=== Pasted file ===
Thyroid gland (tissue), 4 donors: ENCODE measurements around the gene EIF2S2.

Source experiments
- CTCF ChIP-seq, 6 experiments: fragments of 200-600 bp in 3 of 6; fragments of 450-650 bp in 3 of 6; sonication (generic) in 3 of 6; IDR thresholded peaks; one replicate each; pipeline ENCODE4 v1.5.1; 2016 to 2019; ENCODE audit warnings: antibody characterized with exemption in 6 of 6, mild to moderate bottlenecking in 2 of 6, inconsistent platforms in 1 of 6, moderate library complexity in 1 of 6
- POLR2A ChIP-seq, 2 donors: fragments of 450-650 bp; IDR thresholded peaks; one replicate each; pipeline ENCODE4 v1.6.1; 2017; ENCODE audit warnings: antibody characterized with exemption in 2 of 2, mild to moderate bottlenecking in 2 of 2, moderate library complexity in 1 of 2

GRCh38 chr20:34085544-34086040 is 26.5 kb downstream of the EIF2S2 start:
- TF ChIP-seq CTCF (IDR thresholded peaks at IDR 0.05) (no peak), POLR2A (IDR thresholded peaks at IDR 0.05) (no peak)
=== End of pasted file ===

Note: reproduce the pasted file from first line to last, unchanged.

Thyroid gland (tissue), 4 donors: ENCODE measurements around the gene EIF2S2.

Source experiments
- CTCF ChIP-seq, 6 experiments: fragments of 200-600 bp in 3 of 6; fragments of 450-650 bp in 3 of 6; sonication (generic) in 3 of 6; IDR thresholded peaks; one replicate each; pipeline ENCODE4 v1.5.1; 2016 to 2019; ENCODE audit warnings: antibody characterized with exemption in 6 of 6, mild to moderate bottlenecking in 2 of 6, inconsistent platforms in 1 of 6, moderate library complexity in 1 of 6
- POLR2A ChIP-seq, 2 donors: fragments of 450-650 bp; IDR thresholded peaks; one replicate each; pipeline ENCODE4 v1.6.1; 2017; ENCODE audit warnings: antibody characterized with exemption in 2 of 2, mild to moderate bottlenecking in 2 of 2, moderate library complexity in 1 of 2

GRCh38 chr20:34085544-34086040 is 26.5 kb downstream of the EIF2S2 start:
- TF ChIP-seq CTCF (IDR thresholded peaks at IDR 0.05) (no peak), POLR2A (IDR thresholded peaks at IDR 0.05) (no peak)